Readers here have surely heard of Alfred Wegener. If so, what they know of him is probably limited to “oh, he was the geologist who came up with continental draft, which later turned into plate tectonics,” and perhaps, “people didn’t accept his theory at the time, but we now know he was right.” A new biography aims to show that Alfred Wegener – not a geologist, in fact – was so much more than the originator of the theory of continental drift. Historian of science Mott Greene’s 600 page treatment of Wegener’s life, scientific work, and legacy has been a long project, and the result is a handsome and rich work that has its own book trailer:
Mott T. Greene, Alfred Wegener: Science, Exploration, and the Theory of Continental Drift (Baltimore: Johns Hopkins University Press, 2015), 696 pp.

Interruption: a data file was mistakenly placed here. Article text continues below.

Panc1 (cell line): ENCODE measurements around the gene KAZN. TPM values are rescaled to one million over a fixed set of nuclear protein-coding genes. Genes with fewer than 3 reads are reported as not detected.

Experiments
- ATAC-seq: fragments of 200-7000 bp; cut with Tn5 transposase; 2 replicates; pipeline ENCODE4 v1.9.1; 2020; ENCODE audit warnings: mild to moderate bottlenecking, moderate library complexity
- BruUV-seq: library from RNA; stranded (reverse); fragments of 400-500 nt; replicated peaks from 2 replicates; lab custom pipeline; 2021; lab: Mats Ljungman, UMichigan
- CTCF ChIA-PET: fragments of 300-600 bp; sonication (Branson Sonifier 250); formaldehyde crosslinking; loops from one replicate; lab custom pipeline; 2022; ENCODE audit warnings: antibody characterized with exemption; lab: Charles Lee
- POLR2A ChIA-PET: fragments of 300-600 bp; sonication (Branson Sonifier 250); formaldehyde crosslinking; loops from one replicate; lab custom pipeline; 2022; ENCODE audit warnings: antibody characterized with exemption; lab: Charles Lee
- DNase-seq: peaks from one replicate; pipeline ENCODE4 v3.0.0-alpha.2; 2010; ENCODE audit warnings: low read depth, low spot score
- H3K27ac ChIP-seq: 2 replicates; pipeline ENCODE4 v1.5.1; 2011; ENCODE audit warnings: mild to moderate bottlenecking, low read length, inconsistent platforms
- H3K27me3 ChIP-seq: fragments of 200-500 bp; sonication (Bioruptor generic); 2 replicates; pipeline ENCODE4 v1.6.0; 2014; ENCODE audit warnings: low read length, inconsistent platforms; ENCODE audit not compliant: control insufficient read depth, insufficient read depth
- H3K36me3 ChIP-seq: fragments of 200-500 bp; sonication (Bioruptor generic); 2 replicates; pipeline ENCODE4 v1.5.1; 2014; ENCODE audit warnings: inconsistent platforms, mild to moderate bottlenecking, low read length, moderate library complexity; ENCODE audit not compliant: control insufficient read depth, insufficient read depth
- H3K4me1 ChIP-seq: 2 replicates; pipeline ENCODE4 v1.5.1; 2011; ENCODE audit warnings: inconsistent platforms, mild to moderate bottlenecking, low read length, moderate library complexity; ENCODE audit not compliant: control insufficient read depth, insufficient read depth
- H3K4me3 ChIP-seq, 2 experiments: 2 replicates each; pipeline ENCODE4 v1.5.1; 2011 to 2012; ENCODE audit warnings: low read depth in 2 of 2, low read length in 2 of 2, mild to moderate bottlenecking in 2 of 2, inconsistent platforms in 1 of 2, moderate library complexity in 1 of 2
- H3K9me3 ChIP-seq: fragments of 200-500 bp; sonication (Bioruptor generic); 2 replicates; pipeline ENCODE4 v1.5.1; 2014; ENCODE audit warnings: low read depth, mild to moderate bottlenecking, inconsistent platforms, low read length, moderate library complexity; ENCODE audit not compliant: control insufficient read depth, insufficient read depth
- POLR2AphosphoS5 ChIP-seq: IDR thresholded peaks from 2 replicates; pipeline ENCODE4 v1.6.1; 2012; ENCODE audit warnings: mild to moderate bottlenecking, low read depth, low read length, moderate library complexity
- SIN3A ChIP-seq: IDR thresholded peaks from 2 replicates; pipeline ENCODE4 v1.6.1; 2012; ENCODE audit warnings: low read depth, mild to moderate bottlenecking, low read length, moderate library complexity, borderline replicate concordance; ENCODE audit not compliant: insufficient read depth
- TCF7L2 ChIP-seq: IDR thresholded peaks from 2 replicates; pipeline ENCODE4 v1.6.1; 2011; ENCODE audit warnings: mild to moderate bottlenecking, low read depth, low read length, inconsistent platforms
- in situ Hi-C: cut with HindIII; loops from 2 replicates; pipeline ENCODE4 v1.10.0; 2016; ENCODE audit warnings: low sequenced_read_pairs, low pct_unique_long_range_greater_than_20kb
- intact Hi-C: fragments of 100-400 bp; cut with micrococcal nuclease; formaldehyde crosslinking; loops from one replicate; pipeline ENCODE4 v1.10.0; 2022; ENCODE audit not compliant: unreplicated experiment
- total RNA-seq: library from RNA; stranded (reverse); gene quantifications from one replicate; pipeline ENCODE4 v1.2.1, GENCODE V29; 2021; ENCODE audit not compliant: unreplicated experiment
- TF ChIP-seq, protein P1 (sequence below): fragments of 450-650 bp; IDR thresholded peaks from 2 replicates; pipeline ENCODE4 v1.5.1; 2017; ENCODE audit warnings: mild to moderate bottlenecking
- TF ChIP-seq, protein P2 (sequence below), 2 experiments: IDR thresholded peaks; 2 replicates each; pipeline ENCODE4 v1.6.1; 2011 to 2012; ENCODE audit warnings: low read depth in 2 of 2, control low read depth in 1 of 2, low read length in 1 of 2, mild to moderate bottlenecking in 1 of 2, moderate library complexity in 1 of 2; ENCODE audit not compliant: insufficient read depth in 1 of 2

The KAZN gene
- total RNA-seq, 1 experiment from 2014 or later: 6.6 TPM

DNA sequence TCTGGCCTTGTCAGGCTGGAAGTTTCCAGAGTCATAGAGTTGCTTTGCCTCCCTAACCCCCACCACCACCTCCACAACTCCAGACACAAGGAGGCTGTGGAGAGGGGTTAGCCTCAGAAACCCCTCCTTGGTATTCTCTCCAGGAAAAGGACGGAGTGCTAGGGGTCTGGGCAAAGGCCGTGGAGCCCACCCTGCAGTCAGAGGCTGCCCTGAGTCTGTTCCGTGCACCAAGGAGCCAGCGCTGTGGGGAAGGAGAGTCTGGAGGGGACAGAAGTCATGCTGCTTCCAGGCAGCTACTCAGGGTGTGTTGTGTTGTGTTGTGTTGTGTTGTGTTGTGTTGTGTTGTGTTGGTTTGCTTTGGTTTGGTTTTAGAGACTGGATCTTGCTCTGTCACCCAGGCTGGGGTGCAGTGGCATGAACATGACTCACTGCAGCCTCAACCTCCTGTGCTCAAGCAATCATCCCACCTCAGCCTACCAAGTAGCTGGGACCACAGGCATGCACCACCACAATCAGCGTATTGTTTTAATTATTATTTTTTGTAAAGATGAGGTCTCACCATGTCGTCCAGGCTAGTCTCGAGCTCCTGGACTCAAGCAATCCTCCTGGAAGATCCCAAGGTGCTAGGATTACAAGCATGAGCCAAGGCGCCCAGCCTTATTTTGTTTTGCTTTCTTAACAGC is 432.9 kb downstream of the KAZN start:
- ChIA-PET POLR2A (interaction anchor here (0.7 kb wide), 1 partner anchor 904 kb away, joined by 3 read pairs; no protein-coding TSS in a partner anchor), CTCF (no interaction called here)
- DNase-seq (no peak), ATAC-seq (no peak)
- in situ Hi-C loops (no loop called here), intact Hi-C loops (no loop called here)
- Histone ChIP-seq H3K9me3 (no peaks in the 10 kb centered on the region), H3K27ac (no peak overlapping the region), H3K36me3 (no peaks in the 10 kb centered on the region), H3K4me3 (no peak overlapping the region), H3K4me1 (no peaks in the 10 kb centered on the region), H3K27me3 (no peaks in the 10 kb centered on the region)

Publisher’s description Alfred Wegener aimed to create a revolution in science which would rank with those of Nicolaus Copernicus and Charles Darwin. After completing his doctoral studies in astronomy at the University of Berlin, Wegener found himself drawn not to observatory science but to rugged fieldwork, which allowed him to cross into a variety of disciplines. The author of the theory of continental drift—the direct ancestor of the modern theory of plate tectonics and one of the key scientific concepts of the past century—Wegener also made major contributions to geology, geophysics, astronomy, geodesy, atmospheric physics, meteorology, and glaciology. Remarkably, he completed this pathbreaking work while grappling variously with financial difficulty, war, economic depression, scientific isolation, illness, and injury. He ultimately died of overexertion on a journey to probe the Greenland icecap and calculate its rate of drift. This landmark biography—the only complete account of the scientist’s fascinating life and work—is the culmination of more than twenty years of intensive research. In Alfred Wegener, Mott T. Greene places Wegener’s upbringing and theoretical advances in earth science in the context of his brilliantly eclectic career, bringing Wegener to life by analyzing his published scientific work, delving into all of his surviving letters and journals, and tracing both his passionate commitment to science and his thrilling experiences as a polar explorer, a military officer during World War I, and a world-record–setting balloonist. In the course of writing this book, Greene traveled to every place that Alfred Wegener lived and worked—to Berlin, rural Brandenburg, Marburg, Hamburg, and Heidelberg in Germany; to Innsbruck and Graz in Austria; and onto the Greenland icecap. He also pored over archives in Copenhagen, Munich, Marburg, Graz, and Bremerhaven, where the majority of Wegener’s surviving papers are found. Written with great immediacy and descriptive power, Alfred Wegener is a powerful portrait of the scientist who pioneered the modern concept of unified Earth science. The book should be of interest not only to earth scientists, students of polar travel and exploration, and historians but to all readers who are fascinated by the great minds of science.